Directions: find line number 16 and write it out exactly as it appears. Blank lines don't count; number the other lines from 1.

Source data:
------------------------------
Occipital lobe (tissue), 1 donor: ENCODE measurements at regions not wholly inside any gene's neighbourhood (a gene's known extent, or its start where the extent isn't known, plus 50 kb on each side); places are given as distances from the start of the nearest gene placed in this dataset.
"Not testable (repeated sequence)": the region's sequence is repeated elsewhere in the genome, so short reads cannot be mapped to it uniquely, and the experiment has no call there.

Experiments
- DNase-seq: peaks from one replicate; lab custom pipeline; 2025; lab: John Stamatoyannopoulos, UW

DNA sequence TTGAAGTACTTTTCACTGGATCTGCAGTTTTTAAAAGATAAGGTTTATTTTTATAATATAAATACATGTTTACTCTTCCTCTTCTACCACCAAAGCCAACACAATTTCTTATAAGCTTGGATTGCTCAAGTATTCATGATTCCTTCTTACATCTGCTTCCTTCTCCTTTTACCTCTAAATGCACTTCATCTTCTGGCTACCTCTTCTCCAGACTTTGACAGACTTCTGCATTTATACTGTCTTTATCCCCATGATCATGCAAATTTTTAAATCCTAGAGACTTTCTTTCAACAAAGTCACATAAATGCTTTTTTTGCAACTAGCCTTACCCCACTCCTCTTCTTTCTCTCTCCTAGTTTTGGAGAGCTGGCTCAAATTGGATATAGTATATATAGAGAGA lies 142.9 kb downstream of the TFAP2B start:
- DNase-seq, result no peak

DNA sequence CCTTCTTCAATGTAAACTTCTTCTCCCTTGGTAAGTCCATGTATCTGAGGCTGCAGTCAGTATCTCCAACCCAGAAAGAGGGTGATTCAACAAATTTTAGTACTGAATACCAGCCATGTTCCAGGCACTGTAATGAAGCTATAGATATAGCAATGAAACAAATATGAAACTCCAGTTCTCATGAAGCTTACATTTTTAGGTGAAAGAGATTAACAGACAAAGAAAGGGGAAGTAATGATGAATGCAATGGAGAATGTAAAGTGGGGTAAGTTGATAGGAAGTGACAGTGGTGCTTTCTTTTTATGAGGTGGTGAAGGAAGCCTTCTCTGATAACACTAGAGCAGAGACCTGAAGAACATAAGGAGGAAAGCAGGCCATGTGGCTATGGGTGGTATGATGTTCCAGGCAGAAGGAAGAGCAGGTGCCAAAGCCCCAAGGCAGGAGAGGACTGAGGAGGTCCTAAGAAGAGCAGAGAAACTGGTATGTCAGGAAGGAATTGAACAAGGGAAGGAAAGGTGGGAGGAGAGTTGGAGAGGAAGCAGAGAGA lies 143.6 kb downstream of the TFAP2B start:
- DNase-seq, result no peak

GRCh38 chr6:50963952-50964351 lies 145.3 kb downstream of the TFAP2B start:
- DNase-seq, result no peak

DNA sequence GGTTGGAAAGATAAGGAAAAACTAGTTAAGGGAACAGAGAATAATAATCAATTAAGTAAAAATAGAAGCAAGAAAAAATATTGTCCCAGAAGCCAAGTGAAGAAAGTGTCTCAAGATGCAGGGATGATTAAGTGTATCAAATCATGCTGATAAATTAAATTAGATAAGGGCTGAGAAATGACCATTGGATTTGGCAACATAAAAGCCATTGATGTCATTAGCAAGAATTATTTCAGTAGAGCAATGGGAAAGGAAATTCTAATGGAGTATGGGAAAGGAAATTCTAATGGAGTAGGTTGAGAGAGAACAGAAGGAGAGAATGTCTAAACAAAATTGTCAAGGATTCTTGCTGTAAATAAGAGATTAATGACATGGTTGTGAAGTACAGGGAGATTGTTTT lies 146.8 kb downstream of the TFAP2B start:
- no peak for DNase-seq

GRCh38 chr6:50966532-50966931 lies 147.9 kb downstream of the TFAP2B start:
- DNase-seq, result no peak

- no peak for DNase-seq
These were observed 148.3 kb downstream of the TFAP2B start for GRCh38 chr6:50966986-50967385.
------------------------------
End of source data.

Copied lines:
These were observed 148.3 kb downstream of the TFAP2B start for GRCh38 chr6:50966986-50967385.